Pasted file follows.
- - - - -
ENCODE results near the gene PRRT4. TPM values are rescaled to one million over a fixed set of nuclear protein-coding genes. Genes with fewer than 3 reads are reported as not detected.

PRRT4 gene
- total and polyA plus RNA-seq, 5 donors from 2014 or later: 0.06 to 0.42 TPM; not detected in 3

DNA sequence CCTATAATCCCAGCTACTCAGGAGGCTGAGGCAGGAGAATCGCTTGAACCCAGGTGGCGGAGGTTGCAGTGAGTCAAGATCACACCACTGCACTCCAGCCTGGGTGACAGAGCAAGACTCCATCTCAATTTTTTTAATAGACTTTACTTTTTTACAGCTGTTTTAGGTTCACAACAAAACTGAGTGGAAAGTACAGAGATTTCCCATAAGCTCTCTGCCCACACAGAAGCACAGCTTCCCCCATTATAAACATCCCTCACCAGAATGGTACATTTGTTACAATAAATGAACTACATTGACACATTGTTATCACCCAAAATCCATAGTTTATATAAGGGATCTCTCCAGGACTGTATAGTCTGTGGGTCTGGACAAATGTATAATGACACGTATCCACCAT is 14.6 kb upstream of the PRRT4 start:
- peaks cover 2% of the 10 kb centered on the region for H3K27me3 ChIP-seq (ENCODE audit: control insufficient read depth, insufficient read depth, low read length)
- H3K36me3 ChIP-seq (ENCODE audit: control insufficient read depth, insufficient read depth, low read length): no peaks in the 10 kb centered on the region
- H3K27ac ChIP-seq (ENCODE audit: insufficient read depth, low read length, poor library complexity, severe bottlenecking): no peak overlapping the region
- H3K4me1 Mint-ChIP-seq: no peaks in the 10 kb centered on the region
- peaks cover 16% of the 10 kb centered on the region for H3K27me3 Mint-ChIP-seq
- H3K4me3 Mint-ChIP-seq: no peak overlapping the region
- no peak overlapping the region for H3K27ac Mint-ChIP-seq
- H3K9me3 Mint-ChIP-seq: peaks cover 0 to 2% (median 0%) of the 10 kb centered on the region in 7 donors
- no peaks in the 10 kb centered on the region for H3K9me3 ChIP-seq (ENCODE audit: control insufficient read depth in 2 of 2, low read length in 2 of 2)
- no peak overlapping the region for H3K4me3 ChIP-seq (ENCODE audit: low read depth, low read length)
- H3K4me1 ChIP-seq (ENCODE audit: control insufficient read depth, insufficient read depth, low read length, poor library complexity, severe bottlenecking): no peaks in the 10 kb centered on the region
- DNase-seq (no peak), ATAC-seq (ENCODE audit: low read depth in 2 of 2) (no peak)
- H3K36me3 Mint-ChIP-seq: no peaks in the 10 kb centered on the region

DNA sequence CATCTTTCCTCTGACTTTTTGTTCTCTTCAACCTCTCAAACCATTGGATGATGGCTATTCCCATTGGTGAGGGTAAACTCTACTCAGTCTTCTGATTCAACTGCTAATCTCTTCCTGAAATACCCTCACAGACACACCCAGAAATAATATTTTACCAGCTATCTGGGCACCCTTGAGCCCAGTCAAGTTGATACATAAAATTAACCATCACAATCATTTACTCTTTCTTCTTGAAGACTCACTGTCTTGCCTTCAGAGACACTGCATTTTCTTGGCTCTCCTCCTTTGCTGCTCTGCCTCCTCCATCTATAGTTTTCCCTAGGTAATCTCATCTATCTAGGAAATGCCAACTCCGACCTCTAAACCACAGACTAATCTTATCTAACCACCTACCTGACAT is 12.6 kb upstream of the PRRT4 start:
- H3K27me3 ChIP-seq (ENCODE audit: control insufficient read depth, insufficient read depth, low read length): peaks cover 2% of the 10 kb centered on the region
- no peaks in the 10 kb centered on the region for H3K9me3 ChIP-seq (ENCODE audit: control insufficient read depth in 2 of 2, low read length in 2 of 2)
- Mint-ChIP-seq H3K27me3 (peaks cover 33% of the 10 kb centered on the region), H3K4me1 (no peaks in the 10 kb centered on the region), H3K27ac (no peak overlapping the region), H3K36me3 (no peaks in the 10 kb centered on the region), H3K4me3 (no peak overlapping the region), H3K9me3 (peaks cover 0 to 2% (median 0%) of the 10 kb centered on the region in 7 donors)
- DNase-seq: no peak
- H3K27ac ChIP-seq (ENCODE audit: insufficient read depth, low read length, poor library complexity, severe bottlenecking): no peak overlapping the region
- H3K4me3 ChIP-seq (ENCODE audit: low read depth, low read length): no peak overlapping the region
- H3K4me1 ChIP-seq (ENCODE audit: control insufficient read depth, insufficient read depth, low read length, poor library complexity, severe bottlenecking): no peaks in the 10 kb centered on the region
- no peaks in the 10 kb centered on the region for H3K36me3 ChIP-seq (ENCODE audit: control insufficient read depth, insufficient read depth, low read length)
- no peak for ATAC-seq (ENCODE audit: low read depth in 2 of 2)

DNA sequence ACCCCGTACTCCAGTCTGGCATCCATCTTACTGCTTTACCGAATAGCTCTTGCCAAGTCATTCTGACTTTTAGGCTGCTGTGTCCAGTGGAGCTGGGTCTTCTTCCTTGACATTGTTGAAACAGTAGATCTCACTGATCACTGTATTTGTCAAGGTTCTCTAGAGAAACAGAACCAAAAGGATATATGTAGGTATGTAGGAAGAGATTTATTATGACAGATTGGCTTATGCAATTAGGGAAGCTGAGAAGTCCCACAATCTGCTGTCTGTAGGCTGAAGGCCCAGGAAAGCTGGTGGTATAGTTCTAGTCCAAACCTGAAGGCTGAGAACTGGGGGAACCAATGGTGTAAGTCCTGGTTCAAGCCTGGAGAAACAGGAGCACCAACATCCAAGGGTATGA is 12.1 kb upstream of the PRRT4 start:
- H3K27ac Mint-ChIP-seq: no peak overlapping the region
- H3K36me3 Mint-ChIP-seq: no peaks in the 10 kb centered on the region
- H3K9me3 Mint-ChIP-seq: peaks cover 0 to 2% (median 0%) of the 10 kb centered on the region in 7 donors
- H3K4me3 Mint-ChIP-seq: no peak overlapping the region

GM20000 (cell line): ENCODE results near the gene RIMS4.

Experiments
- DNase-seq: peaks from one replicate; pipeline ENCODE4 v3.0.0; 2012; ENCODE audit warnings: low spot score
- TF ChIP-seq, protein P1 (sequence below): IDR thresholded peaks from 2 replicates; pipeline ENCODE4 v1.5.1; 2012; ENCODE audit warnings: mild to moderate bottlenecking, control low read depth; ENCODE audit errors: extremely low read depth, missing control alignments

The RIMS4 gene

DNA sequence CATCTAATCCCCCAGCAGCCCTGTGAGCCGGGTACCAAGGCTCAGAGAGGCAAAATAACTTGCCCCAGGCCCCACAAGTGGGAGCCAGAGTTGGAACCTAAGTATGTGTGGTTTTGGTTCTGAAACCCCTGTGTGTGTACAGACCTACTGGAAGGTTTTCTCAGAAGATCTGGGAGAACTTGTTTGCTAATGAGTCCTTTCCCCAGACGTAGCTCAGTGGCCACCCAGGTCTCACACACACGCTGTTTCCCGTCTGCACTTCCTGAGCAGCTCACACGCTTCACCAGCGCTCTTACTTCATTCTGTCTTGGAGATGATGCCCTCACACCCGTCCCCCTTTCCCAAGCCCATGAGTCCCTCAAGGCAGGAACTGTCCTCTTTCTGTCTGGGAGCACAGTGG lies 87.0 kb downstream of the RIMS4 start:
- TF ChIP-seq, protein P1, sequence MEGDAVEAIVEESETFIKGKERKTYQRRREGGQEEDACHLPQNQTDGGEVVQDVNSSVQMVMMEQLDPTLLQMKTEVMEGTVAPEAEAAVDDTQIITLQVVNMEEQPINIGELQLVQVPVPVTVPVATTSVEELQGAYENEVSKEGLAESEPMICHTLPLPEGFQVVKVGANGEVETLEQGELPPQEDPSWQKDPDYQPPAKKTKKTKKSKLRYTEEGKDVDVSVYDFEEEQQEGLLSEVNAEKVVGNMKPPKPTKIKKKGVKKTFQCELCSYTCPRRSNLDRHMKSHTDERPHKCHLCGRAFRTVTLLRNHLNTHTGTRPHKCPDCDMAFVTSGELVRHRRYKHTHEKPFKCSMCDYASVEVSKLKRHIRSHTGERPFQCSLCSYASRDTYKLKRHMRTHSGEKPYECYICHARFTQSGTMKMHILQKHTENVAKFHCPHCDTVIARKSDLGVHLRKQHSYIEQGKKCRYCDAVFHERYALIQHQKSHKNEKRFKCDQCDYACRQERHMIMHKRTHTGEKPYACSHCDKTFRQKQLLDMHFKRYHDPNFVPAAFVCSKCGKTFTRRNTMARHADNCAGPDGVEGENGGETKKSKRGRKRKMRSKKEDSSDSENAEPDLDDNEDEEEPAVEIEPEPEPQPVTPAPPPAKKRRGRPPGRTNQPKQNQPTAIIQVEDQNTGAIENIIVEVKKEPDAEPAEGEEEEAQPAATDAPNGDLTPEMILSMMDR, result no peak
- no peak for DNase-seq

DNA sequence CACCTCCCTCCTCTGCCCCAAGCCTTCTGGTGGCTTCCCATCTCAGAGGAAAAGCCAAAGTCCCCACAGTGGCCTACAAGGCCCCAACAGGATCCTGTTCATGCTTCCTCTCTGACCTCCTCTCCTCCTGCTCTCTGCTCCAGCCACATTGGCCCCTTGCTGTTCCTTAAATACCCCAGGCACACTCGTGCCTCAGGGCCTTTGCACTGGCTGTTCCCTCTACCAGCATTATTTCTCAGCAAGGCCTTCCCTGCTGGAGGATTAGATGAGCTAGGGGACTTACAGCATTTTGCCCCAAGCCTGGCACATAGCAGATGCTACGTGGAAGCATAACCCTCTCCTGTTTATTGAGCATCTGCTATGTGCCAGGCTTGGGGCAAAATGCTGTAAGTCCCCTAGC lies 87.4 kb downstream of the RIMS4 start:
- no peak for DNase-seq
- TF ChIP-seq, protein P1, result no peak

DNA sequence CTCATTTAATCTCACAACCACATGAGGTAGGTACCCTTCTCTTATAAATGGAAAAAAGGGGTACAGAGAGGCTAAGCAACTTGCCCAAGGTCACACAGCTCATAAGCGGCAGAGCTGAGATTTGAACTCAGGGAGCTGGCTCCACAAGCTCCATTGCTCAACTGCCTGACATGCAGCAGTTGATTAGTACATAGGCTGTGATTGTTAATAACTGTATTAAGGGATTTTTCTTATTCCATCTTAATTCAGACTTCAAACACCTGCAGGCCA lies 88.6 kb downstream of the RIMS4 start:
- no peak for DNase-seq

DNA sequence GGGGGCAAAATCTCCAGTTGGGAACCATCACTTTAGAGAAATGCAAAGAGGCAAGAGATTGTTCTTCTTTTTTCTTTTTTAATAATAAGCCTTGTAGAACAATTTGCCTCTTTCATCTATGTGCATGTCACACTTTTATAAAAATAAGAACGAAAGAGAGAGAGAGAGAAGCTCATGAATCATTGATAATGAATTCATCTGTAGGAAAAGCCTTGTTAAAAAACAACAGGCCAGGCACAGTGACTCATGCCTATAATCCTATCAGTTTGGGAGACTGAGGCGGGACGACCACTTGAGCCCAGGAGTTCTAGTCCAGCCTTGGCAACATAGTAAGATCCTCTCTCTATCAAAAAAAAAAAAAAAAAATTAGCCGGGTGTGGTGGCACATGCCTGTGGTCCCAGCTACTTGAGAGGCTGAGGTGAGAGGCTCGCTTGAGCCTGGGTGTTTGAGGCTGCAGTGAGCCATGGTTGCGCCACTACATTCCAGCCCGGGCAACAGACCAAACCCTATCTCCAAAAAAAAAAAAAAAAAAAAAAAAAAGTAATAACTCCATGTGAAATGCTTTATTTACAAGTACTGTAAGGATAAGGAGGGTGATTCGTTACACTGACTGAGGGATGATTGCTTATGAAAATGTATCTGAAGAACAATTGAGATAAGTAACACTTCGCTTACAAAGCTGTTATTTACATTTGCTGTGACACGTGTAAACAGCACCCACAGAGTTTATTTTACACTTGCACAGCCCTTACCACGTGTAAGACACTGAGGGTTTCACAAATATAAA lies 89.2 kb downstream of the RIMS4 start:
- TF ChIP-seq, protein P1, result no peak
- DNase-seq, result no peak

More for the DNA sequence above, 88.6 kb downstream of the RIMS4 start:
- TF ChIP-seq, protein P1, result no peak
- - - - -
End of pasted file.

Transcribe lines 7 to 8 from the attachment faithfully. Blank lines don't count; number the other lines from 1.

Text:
- H3K27ac ChIP-seq (ENCODE audit: insufficient read depth, low read length, poor library complexity, severe bottlenecking): no peak overlapping the region
- H3K4me1 Mint-ChIP-seq: no peaks in the 10 kb centered on the region